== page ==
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No bar on BWA spectrum holders for voice services: DoT

The DoT’s stance is a setback to telecom service provider industry associations that had opposed those that got an Internet Service Provider (ISP) licence along with BWA spectrum to migrate to a Unified Licence (UL) on payment of `1,658 crore. Photo: Pradeep Gaur/Mint (Pradeep Gaur/Mint)Premium
The DoT’s stance is a setback to telecom service provider industry associations that had opposed those that got an Internet Service Provider (ISP) licence along with BWA spectrum to migrate to a Unified Licence (UL) on payment of `1,658 crore. Photo: Pradeep Gaur/Mint
(Pradeep Gaur/Mint)

Telecom Commission notice was just a clarification, didn’t reflect any change in policy, says govt

New Delhi: The Department of Telecommunications (DoT) said on Thursday that there was never any bar on broadband wireless access (BWA) spectrum holders being allowed to offer voice services and that a Telecom Commission notice to this effect was just a clarification and didn’t reflect any change in policy.

The DoT’s stance is a setback to telecom service provider industry associations that had opposed those that got an Internet Service Provider (ISP) licence along with BWA spectrum to migrate to a Unified Licence (UL) on payment of 1,658 crore.

There was no inherent limitation on offering voice on the BWA spectrum that was acquired in the 2010 auction, R. Chandrashekhar, secretary, DoT, said. The service offering was dependent on the licence acquired after the auction, he said.

The winners of the BWA auction acquired ISP licences for 30 lakh after the auction. At the time, the spectrum was touted as the vehicle for 4G-based LTE (long term evolution technology), primarily for wireless data services.

The technology can also offer voice but is not yet considered evolved enough to be efficient for such services.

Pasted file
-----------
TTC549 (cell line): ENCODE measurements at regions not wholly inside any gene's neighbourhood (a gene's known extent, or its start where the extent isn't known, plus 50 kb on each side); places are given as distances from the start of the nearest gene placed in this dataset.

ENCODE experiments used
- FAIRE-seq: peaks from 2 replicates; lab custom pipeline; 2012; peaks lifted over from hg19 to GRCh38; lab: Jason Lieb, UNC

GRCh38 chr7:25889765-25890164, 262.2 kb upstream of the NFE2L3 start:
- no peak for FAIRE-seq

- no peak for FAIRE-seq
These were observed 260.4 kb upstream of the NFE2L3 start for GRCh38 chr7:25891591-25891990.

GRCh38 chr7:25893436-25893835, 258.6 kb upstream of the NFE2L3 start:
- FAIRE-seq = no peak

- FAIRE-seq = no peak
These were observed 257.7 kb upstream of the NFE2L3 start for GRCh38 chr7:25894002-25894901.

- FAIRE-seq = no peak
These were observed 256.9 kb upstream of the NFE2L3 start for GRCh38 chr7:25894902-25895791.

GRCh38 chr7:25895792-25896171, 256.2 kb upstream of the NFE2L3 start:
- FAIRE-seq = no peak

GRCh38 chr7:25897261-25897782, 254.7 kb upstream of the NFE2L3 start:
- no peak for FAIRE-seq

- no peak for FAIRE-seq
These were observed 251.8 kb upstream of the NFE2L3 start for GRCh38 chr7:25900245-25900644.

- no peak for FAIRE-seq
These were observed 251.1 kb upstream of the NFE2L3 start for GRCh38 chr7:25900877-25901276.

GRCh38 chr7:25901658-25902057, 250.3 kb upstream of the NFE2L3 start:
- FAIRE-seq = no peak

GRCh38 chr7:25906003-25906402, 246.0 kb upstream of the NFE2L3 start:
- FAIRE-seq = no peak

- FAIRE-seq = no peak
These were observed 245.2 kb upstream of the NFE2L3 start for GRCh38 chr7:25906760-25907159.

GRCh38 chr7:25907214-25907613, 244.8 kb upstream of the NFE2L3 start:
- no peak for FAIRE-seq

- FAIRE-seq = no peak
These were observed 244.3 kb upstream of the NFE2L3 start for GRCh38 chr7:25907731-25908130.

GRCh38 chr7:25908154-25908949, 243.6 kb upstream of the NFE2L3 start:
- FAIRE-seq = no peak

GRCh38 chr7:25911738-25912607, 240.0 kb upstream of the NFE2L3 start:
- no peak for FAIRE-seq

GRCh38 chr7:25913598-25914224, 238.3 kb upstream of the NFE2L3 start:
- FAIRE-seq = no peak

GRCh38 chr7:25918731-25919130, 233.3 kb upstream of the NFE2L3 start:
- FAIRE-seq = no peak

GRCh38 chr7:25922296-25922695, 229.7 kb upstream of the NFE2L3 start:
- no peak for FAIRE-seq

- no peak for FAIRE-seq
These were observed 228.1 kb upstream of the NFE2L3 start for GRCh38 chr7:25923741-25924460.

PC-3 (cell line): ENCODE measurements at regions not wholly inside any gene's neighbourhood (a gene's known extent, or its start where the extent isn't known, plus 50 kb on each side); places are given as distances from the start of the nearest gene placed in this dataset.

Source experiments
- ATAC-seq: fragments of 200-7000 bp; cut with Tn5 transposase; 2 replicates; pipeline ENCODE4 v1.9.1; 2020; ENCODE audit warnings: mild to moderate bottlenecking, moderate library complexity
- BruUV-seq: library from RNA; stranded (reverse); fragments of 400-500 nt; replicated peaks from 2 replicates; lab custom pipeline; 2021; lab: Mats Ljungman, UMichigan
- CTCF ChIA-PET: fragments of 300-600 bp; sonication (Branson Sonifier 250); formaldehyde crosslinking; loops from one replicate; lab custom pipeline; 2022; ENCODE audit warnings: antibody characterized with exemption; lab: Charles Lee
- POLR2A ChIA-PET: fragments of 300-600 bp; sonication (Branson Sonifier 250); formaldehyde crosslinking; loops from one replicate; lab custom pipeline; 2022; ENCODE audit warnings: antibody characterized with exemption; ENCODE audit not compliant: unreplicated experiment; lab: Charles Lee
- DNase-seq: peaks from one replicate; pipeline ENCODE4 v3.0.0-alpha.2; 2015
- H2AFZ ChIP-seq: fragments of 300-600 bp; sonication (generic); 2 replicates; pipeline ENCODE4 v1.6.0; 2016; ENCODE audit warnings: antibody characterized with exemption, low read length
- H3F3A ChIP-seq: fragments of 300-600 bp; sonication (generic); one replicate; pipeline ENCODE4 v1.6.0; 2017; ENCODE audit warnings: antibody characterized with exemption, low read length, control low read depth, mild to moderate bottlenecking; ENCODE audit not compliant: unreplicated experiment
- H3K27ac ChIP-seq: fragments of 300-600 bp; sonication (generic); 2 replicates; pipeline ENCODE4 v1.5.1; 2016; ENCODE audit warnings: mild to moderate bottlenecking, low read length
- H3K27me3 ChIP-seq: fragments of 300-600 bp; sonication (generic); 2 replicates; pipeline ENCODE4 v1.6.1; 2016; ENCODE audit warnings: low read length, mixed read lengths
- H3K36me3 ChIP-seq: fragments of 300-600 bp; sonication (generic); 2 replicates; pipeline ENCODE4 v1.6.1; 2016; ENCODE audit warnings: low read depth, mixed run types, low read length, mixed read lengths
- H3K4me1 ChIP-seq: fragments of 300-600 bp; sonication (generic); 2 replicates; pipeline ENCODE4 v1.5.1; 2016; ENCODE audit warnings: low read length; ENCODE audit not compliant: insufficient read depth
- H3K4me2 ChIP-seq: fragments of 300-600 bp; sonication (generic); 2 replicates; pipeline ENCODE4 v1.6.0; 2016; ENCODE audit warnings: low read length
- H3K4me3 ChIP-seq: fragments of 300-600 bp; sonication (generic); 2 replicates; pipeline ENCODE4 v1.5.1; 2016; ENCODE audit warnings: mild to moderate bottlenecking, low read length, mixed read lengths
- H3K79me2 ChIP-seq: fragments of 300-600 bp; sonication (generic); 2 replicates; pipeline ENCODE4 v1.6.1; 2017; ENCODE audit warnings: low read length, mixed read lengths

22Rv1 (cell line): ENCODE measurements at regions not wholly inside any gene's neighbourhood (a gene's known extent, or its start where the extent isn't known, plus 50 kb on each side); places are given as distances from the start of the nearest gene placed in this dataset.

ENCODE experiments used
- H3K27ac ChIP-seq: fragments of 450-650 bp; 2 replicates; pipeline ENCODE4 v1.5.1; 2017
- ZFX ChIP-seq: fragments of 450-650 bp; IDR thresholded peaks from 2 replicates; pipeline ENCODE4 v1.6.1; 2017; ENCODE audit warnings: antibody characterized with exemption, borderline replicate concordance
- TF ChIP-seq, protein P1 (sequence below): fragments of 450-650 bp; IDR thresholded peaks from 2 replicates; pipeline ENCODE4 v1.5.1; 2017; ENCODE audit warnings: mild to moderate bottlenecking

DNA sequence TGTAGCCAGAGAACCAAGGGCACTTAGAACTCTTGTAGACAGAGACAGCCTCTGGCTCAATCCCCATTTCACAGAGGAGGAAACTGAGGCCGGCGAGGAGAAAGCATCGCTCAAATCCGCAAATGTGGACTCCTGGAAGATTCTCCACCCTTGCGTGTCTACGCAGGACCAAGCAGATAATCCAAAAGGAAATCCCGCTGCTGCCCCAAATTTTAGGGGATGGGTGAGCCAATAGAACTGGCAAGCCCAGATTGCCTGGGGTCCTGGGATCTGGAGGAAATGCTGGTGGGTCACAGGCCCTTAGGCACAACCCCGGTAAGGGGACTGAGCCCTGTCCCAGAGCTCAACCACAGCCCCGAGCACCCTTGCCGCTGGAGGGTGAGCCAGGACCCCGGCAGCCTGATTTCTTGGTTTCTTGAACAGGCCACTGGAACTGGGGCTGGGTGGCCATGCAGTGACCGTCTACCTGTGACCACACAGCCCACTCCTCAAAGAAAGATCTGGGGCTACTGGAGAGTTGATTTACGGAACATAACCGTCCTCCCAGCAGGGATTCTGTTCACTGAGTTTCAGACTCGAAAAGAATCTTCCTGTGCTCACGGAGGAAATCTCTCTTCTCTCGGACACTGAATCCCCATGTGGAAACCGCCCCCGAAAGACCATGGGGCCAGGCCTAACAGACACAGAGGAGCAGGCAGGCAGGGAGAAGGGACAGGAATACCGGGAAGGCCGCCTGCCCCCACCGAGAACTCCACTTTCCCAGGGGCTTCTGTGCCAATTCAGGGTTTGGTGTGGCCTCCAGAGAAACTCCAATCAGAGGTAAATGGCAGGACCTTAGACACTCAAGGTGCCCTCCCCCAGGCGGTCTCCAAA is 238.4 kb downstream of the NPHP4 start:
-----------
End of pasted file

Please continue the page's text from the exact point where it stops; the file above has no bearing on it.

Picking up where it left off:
However, BWA auction winners were able to get 20 megahertz (MHz) slots that experts believe is enough to also account for additional voice services.

They also have the option of acquiring the Unified Access Services Licence (UASL) or telecom licence for 1,658 crore but won’t get 2G spectrum bundled with this. Between 2003 and 2008, DoT was giving telecom licences along with at least 4.4MHz of 2G spectrum (900MHz or 1,800MHz). In January 2008, the last of the bundled telecom licences were given in a process that the Supreme Court (on 2 February) ruled was flawed.

Last week, the GSM lobby group, the Cellular Operators Association of India (COAI), wrote to Chandrashekhar and other members of the Telecom Commission, the country’s highest telecom policy decision making body, criticizing the move (to allow migration of licences) on the grounds that it amounted to retrospectively changing the rules of the 2010 auction.

COAI had earlier lobbied for allowing the migration of licences.

Chandrashekhar further clarified that the UL that the government is currently working on will be ready by next month and will include all 12 communications services that DoT gives licences for.

On 18 February, the Association of Unified Service Providers of India (AUSPI), the CDMA operators association, also criticized the Telecom Commission’s decision.

Meanwhile, on Thursday, Mukesh Ambani-promoted Reliance Industries Ltd (RIL) accused COAI of misrepresenting facts and misquoting the Notice Inviting Applications (NIA) to imply that the government was extending undue benefits to RIL’s subsidiary telecom company Reliance Jio Infocomm Ltd (RJIL).

The NIA is the legally binding document for the spectrum auctions, issued by the DoT. RJIL is the subsidiary telecom company of RIL that was earlier called Infotel Broadband Ltd. Infotel was the only company to win BWA spectrum across the country in the 2010 spectrum auction. The Nahata family-promoted company then sold 95% of Infotel to RIL for $1 billion (around 5,470 crore today).

“COAI, in its letter, has tried to associate the implementation of UL regime and migration of existing licence including ISPs with BWA spectrum to the new regime with the violations of licence conditions by their association members holding 3G spectrum which reflects malafide intent of COAI to mislead people and pressurize government for lenient view on the serious licence breaches done by their association members," the RJIL letter said.

The letter also draws attention to the sudden change in COAI’s stance on the issue calling it “motivated".

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